A new study has found that music and memory therapy can help reduce the need of antipsychotic and anti-anxiety medication for those suffering from dementia.

The study, the largest to date looking at music and memory therapy for dementia patients, was conducted by Kali Thomas, PhD, and colleagues and was featured in the American Journal of Geriatric Psychiatry.

The study, in its conclusion, stated that:

“Results from this study offer the first evidence that the M&M [Music and Memory] individualised music program may be associated with reductions in antipsychotic and anxiolytic [to reduce anxiety] medication use as well as improvement in behavioural and psychological symptoms of dementia among nursing home residents with ADRD.”

Conducting the study

The study involved researchers comparing the outcome of two groups over a period of six months. The first group consisted of 12,905 residents in care homes that were given music and memory therapy over the period. The other group, consisting of 12,811 residents, received no therapy.

The music and memory therapy for the first group consisted of allowing those residents the ability to freely listen to personalised music playlists, based on their personal preferences.  

Promising findings

The study aimed to look at three specific areas throughout the six months; the use of antipsychotic medication, the use of anxiolytic medication and general behavioural problems.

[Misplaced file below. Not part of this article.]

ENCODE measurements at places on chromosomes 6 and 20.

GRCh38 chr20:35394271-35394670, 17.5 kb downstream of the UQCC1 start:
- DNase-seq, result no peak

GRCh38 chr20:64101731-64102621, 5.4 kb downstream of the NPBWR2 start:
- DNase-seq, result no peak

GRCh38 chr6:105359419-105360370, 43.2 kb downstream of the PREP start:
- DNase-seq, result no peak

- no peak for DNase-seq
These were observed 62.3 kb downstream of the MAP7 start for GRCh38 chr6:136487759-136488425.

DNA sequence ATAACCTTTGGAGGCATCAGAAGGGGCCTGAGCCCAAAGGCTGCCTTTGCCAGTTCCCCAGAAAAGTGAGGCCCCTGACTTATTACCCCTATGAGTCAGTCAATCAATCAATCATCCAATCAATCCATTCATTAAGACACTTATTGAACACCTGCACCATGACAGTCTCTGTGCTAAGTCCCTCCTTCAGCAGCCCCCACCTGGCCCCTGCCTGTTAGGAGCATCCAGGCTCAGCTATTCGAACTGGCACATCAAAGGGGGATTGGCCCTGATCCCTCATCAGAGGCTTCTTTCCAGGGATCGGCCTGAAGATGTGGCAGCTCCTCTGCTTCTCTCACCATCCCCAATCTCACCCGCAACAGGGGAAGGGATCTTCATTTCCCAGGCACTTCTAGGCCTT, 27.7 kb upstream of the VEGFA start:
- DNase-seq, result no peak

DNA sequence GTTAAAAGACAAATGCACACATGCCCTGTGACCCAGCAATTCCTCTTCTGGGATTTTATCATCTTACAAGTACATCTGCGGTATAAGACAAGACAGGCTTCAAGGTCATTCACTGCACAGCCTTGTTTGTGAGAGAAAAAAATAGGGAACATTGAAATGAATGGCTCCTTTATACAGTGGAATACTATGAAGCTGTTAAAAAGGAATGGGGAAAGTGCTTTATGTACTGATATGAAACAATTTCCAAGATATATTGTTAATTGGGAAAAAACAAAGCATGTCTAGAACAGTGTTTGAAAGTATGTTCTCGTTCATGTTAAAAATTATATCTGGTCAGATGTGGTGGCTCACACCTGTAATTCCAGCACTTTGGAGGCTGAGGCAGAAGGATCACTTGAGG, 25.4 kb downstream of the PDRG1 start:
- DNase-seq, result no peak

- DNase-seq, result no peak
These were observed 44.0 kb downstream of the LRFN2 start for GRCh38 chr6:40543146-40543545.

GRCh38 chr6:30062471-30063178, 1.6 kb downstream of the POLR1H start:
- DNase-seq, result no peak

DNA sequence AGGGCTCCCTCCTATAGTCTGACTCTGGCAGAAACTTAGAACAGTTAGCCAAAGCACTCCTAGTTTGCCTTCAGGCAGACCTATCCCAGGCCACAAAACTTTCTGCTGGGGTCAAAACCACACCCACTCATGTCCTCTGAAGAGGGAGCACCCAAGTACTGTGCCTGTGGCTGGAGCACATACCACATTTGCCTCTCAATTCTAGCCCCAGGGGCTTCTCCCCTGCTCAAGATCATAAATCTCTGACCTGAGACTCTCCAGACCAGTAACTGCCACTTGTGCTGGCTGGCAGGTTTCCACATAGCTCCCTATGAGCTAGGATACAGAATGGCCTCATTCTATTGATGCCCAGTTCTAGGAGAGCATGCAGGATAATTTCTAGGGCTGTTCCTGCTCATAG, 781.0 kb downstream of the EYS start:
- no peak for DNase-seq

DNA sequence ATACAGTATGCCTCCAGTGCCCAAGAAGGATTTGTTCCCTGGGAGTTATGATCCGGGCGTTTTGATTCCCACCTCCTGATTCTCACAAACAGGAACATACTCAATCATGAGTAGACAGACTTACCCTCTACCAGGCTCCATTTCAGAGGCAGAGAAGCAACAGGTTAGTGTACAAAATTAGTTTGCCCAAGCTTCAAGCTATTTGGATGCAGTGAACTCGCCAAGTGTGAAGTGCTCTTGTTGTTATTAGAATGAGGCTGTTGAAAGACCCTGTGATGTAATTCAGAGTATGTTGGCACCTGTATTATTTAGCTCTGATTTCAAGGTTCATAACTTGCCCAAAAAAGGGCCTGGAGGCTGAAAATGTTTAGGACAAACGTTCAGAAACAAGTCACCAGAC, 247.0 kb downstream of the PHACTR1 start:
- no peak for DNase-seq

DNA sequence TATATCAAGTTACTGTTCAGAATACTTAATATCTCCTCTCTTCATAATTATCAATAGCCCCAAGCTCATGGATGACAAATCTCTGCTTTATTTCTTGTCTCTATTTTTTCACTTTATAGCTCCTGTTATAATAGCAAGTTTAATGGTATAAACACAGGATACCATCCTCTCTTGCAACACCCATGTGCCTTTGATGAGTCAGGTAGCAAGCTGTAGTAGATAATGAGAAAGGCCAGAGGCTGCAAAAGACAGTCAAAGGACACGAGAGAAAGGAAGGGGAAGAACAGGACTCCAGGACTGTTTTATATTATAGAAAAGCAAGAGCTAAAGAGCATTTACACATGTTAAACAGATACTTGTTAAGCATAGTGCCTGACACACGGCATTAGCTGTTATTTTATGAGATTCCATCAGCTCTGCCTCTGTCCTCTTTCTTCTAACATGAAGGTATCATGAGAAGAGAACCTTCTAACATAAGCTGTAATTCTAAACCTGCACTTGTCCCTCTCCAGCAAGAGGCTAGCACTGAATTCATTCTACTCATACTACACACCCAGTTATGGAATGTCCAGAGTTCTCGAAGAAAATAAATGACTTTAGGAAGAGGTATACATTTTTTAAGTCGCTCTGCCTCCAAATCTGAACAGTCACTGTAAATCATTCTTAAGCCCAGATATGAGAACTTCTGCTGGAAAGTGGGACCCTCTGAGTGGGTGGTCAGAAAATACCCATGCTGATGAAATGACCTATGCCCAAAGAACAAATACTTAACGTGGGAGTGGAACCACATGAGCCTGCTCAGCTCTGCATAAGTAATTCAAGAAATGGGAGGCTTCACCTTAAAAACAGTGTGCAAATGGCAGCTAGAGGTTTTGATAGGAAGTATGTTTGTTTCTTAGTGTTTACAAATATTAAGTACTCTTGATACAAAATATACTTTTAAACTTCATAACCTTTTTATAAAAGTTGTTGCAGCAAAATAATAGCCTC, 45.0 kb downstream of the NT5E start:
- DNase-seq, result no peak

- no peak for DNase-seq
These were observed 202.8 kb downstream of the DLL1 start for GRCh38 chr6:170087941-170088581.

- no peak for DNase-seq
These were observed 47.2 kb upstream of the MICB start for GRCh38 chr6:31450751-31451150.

For the antipsychotic medication, researchers reported an increase in the number of patients using music and memory therapy discontinuing their use of a drug, an increase from 17.6% to 20.1%.

For the patients undertaking no music and memory therapy, these rates remained relatively the same, from 15.9% to 15.2%.

Similar trends were also observed for anxiolytic medication. Discontinuation in patients using music and memory therapy increased from 23.5% to 24.4% but decreased from 24.8% to 20% in patients from the other group.

There were also decreased rates noted regarding behavioural problems. Reduction rates increased from 50.9% to 56.5% in patients using music and memory therapy but decreased in those not using it.

The researchers did point out, however, that while depression rates were also looked into over the six-month period, there were no differences observed in either group of patients.

Limitations and conclusions

While the results were promising, researchers were also aware of the possible limitations of the study.

These limitations included the use of a non-randomised design, the fact that participation was not mandatory, as well as not being able to sufficiently identify the specific aspects of music and memory therapy that were most effective in helping those with dementia.

Despite these limitations, the researchers remain confident in their findings, stating that:

“Although more insight is required to understand which residents are most likely to benefit from this particular music therapy program and what improvement they experience, our findings signal that in the aggregate, the M&M program is associated with improvement in the experience of care provided to residents with ADRD in nursing homes.”